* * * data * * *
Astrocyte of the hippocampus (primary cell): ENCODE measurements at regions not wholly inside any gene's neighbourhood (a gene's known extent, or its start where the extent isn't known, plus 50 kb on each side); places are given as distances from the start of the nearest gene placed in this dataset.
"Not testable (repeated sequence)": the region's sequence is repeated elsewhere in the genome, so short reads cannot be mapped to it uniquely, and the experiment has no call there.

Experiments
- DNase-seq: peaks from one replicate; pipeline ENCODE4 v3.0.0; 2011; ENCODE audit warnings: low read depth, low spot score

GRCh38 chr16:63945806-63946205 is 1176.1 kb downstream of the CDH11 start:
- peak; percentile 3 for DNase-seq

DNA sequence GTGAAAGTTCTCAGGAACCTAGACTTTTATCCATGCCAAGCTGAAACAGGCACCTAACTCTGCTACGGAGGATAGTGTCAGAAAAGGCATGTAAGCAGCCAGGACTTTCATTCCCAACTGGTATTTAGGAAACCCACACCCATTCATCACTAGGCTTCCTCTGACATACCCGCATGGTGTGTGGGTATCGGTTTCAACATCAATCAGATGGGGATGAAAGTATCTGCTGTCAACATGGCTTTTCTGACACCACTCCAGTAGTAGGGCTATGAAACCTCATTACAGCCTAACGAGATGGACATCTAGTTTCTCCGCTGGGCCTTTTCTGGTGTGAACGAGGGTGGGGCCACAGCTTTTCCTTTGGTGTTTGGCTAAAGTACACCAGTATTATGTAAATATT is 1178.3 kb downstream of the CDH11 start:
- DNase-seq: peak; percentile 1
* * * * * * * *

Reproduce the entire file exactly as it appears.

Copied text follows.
Astrocyte of the hippocampus (primary cell): ENCODE measurements at regions not wholly inside any gene's neighbourhood (a gene's known extent, or its start where the extent isn't known, plus 50 kb on each side); places are given as distances from the start of the nearest gene placed in this dataset.
"Not testable (repeated sequence)": the region's sequence is repeated elsewhere in the genome, so short reads cannot be mapped to it uniquely, and the experiment has no call there.

Experiments
- DNase-seq: peaks from one replicate; pipeline ENCODE4 v3.0.0; 2011; ENCODE audit warnings: low read depth, low spot score

GRCh38 chr16:63945806-63946205 is 1176.1 kb downstream of the CDH11 start:
- peak; percentile 3 for DNase-seq

DNA sequence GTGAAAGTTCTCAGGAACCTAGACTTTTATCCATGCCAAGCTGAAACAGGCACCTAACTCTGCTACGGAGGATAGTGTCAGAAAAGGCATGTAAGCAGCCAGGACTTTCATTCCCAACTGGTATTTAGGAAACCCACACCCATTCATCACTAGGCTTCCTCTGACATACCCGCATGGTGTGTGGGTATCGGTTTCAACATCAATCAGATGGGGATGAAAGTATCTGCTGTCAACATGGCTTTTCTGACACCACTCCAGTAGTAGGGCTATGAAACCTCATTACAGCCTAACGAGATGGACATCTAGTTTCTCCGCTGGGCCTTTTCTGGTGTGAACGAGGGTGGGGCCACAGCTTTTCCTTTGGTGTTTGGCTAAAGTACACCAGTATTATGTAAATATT is 1178.3 kb downstream of the CDH11 start:
- DNase-seq: peak; percentile 1